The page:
On a positive note, there have been some success stories in Haryana, Himachal Pradesh and Gujarat. The Modi government should analyse these case studies where the states have tackled the problem by building latrines, educating the locals (changing mindsets) and adopting proper waste management. According to government surveys, all houses in Himachal Pradesh have a latrine now. Haryana provided concessions to poor households to construct toilets, empowered women to hire volunteers to visit homes and urged people to build toilets. In 2015, the state council in the city of Ahmedabad, Gujarat, launched a new campaign where it paid children to use public toilets.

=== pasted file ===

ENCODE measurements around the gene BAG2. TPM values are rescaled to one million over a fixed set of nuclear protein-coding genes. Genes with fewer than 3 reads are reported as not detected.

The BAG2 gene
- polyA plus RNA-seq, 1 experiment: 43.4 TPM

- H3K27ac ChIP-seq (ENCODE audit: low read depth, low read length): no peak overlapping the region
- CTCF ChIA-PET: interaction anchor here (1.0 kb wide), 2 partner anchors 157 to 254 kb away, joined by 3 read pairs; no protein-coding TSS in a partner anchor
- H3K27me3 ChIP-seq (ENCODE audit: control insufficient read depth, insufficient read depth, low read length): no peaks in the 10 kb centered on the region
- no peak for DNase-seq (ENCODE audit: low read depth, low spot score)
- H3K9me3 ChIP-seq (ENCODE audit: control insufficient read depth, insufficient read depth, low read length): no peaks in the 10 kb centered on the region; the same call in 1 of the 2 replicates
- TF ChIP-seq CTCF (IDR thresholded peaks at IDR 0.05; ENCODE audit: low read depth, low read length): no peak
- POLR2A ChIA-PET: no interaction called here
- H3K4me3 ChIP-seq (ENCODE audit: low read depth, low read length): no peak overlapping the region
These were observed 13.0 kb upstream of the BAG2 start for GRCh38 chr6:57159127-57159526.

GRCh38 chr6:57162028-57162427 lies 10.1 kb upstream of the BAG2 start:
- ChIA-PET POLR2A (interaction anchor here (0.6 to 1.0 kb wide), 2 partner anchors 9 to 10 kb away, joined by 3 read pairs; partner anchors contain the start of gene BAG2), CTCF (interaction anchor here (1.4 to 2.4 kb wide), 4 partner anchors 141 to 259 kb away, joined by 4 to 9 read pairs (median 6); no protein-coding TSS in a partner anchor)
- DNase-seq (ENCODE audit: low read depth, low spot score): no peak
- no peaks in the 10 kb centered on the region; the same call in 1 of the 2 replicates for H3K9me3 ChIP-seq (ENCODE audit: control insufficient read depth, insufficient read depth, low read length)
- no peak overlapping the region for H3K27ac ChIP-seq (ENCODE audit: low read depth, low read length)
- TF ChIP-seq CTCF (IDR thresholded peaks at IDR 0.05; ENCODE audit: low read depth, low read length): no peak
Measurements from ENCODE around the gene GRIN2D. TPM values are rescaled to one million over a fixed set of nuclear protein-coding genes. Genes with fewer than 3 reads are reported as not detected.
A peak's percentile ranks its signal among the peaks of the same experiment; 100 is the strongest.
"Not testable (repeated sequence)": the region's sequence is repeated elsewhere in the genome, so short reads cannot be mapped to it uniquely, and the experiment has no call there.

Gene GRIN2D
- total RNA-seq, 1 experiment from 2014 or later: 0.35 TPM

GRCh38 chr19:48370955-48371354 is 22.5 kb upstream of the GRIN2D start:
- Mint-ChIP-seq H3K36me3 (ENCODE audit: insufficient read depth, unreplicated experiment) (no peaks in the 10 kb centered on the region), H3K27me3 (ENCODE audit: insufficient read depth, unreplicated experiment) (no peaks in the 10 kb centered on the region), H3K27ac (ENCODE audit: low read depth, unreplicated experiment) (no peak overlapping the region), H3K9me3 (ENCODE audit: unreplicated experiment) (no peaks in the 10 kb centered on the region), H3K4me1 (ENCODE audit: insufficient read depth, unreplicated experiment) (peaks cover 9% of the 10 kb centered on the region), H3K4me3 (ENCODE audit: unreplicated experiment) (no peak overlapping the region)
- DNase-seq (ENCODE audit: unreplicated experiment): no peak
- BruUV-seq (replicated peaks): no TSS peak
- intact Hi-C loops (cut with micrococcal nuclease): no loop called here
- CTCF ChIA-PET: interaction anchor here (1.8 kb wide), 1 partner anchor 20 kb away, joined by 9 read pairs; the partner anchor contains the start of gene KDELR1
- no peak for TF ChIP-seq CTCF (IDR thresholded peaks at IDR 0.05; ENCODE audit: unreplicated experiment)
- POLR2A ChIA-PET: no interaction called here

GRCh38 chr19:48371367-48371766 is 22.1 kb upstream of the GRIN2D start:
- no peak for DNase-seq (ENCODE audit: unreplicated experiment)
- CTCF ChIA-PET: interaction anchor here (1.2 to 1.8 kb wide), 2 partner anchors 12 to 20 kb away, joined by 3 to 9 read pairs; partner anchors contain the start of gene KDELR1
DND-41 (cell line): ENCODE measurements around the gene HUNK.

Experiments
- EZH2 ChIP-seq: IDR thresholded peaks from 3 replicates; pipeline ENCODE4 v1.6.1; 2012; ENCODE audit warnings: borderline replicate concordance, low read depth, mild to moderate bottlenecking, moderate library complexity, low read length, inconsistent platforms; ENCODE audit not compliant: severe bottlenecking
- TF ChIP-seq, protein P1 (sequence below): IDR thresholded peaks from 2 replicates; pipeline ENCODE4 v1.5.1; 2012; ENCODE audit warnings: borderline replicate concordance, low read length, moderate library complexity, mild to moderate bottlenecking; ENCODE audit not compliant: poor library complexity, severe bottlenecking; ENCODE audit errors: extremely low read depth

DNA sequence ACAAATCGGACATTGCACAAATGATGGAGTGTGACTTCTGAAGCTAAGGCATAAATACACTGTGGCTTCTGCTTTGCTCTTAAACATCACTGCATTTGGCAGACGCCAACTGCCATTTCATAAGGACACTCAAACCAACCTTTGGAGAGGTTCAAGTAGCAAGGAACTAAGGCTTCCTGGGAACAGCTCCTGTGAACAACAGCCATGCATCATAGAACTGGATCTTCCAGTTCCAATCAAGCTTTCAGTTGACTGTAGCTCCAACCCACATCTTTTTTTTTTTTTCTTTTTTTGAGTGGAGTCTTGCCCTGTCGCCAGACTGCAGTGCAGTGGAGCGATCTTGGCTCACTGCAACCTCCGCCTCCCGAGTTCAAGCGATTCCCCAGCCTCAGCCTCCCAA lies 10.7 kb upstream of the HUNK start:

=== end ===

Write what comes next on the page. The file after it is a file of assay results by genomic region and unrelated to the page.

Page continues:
The government needs to question the assumptions behind its Clean India Mission. Ending open defecation should not simply imply building new toilets and distributing manuals on how to use them. More needs to be done to change societal perceptions and attitudes. This includes increasing public awareness, community engagement and ensuring that toilets are utilised.
The enduring shame of open defecation is deeply entrenched in India’s cultural attitudes. Building a toilet is about dignity for everyone. It ensures safety for children, women and the elderly. The strong community resistance to hygiene and sanitation will continue to hinder the government’s sanitation drive if the government does not restrategise its campaign.